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13.10.2019 General News

Confidential Docs Used To Wrap Roasted Plantain Seen

Confidential Docs Used To Wrap Roasted Plantain Seen
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The Data Protection Commission has discovered confidential documents use for wrapping roasted plantain.

According to Head of Incidence Management Response Team at the Data Protection Commission, Dennis Acquah, an individual had bought roasted plantain wrapped in documents containing the personal information of another person.

Following the lead, it was discovered a lot more confidential documents were being sold in bulk by an unknown syndicate at the Madina market to food vendors and petty traders.

The roasted plantain seller has been invited to the police station for questioning and to assist with the investigation.

Dennis Acquah said, “We took this exercise because these things are happening, people are using people’s data indecently. They take the personal data without even asking permission, giving recourse to the person they’re taking the data from or possibly they don’t even have a law or the legal legitimate grounds backing the data they’re taking.”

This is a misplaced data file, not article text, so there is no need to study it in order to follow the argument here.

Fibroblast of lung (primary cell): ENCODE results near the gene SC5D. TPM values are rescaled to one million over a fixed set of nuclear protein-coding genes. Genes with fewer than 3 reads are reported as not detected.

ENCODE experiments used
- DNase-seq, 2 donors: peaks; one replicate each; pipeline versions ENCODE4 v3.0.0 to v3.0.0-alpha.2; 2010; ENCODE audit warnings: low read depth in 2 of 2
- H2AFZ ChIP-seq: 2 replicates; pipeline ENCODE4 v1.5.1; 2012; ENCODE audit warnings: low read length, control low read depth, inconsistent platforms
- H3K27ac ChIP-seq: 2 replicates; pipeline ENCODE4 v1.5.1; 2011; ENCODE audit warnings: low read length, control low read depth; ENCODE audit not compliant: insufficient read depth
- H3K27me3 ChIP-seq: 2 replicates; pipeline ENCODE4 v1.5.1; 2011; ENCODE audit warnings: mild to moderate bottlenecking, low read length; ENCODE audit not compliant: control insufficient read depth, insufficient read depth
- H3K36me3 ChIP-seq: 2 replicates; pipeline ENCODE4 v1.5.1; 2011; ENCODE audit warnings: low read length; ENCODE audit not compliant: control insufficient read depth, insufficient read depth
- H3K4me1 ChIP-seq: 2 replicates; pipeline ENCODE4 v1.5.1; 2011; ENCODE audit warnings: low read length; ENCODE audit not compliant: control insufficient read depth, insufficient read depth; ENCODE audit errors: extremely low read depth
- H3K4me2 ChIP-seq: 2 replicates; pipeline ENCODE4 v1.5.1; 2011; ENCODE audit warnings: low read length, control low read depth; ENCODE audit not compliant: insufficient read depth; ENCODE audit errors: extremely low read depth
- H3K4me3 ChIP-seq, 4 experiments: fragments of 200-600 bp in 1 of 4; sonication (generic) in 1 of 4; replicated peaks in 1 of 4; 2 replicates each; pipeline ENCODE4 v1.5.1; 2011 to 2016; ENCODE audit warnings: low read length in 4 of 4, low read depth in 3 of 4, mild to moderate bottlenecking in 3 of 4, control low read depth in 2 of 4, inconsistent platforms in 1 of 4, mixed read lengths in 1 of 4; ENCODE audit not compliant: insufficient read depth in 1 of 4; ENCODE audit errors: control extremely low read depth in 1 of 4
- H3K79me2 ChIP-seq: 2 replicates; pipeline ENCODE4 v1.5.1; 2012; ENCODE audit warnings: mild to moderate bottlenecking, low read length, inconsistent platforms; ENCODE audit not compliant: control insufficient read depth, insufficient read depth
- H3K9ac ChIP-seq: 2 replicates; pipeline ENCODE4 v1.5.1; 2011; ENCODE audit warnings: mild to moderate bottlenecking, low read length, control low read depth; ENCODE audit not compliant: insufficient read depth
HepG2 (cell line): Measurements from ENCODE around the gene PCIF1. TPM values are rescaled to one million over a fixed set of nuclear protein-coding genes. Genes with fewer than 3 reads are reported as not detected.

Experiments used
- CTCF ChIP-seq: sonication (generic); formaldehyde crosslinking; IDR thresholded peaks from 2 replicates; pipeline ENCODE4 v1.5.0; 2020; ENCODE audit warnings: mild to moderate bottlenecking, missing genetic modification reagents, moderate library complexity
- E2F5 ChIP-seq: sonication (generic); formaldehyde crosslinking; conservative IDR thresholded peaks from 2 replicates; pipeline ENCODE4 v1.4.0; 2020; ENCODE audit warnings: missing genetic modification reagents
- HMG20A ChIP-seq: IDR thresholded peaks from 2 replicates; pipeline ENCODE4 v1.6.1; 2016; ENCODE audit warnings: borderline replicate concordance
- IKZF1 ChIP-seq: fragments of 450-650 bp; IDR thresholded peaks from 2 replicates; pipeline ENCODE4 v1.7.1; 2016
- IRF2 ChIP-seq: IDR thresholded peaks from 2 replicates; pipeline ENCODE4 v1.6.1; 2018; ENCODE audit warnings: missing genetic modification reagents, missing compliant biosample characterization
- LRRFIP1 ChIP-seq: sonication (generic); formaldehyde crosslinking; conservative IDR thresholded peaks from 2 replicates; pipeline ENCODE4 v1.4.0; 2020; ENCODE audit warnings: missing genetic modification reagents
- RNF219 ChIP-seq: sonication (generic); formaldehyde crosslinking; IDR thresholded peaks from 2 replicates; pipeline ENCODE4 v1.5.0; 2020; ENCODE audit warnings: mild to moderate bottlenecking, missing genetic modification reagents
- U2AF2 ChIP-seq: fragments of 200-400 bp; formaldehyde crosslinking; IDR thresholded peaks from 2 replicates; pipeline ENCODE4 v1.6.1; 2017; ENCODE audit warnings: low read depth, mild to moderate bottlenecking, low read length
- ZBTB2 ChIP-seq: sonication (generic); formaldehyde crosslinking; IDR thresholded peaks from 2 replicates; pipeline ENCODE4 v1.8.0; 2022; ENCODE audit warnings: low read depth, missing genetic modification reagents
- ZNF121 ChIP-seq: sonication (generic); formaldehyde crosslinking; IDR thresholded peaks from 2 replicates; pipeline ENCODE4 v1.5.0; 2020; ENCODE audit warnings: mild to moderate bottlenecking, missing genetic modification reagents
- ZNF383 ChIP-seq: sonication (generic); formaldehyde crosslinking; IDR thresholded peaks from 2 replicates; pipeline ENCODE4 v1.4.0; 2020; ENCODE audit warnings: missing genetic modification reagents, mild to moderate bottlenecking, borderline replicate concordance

One lady said to have sold the documents to the plantain seller, Naa Dei Djane, denied wrongdoing during her interrogation at the Madina police station.

According to her, she has been in the business of buying and selling papers for the past three years.

“Many vendors come over to sell such papers to me. I buy and also resell them. I sell them as wrappers for the food vendors. I deal in newspapers too. I have been doing this for three years.”

In an interview with Joy News’ reporter, Piesie Nana Yaw Sarfo, Head of the Cyber Crime Unit of the CID, Dr Herbert Yankson, said "w e’ve have made an arrest for the offence for the sale of personal data. This is against the law. It is against section 89 of the Data Protection Act and so we informed Data Protection and together we effected an arrest."

Section 89 of the Data Protection Act on the prohibition of sale of personal data states that, a person who sells or offers to sell personal data of another person commits an offence and is liable of summary conviction to a fine of not more than 2,500 penalty units or a term of imprisonment of not more than five years.

Dr Herbert Yankson then cautioned the general public to desist from the selling other people's personal data.

According to him such acts, ”will compromise their privacy, will compromise their security and is not right”.


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